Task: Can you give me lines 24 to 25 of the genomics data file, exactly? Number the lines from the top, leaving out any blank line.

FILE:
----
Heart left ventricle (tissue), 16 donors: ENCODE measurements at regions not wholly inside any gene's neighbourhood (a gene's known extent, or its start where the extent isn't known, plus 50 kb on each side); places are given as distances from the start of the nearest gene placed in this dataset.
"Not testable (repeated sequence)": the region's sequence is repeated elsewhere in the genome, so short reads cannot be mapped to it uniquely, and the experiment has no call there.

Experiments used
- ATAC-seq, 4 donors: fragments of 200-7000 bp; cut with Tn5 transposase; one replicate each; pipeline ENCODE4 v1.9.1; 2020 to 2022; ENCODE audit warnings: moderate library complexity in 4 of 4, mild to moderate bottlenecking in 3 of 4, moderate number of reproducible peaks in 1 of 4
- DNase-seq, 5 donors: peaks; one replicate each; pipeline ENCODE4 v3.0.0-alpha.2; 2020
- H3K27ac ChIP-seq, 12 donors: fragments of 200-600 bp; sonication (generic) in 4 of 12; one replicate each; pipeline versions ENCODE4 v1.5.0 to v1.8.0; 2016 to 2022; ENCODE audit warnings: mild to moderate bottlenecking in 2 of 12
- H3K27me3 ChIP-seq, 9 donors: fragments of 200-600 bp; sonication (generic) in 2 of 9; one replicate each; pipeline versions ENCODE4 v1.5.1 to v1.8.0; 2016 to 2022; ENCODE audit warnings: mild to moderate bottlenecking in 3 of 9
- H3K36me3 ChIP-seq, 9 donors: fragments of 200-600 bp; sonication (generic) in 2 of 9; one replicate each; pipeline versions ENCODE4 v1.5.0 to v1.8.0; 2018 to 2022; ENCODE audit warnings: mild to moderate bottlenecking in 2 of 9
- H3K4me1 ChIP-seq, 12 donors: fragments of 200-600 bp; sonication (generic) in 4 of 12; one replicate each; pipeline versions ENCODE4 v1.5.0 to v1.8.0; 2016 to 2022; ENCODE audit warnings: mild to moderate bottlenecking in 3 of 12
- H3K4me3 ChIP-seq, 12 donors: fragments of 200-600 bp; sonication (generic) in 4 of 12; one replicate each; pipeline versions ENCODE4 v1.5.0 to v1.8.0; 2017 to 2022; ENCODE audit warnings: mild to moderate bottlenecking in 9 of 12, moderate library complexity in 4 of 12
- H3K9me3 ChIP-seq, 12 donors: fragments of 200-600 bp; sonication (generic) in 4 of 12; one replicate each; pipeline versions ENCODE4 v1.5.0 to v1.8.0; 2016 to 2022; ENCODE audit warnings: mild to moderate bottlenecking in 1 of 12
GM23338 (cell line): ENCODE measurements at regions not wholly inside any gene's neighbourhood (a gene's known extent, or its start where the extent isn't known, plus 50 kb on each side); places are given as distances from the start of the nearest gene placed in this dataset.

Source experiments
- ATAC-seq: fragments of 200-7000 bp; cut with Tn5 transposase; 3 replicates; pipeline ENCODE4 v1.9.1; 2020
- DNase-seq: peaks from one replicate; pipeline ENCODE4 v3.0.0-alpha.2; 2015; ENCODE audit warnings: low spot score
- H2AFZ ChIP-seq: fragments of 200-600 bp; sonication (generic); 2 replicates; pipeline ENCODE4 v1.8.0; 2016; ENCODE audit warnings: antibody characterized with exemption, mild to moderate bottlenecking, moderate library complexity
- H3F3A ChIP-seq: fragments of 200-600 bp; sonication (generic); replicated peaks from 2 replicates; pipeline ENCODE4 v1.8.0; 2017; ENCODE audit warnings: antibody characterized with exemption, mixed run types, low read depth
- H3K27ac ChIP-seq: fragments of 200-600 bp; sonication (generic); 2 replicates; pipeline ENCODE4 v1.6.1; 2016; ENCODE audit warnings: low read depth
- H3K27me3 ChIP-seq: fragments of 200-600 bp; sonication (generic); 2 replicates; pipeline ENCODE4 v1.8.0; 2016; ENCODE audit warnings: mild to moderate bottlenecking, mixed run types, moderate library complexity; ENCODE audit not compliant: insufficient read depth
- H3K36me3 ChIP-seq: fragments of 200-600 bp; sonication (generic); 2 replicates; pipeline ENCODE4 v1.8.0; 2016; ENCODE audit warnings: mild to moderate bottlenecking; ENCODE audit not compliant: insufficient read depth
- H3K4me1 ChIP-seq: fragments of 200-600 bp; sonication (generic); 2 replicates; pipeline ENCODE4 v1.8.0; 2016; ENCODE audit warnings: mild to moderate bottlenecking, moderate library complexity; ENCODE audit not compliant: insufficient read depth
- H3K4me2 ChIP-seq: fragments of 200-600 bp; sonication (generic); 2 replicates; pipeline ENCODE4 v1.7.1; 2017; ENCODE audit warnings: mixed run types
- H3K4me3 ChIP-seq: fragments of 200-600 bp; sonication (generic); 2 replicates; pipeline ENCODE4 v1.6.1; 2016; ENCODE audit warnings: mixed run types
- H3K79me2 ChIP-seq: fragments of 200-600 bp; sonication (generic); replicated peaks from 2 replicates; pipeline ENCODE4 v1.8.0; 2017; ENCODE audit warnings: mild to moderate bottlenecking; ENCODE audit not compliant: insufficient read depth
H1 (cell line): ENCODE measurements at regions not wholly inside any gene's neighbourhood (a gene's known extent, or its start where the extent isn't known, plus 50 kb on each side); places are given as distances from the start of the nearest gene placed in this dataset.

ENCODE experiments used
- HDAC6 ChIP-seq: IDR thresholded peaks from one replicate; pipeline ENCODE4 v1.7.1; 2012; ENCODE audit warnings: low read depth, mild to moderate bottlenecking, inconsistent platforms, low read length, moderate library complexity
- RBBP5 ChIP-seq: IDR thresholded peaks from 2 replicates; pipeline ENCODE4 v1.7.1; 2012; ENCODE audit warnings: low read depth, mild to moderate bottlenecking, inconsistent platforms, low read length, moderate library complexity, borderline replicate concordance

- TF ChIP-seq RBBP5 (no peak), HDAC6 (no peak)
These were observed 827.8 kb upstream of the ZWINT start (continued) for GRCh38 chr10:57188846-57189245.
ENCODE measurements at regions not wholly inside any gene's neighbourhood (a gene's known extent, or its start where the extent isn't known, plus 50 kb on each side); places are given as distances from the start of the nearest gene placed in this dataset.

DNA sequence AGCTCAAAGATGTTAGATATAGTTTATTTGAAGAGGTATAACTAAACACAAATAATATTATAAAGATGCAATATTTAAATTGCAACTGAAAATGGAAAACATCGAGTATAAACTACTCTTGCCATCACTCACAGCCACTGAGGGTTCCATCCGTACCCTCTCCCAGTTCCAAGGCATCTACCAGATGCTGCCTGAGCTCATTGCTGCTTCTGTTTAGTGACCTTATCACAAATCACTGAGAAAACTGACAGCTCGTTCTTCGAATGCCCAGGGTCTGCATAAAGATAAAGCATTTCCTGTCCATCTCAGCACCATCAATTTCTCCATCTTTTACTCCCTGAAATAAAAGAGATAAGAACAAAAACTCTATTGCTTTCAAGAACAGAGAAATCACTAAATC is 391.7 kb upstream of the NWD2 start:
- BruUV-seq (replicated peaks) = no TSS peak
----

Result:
- H3K79me2 ChIP-seq: fragments of 200-600 bp; sonication (generic); replicated peaks from 2 replicates; pipeline ENCODE4 v1.8.0; 2017; ENCODE audit warnings: mild to moderate bottlenecking; ENCODE audit not compliant: insufficient read depth
H1 (cell line): ENCODE measurements at regions not wholly inside any gene's neighbourhood (a gene's known extent, or its start where the extent isn't known, plus 50 kb on each side); places are given as distances from the start of the nearest gene placed in this dataset.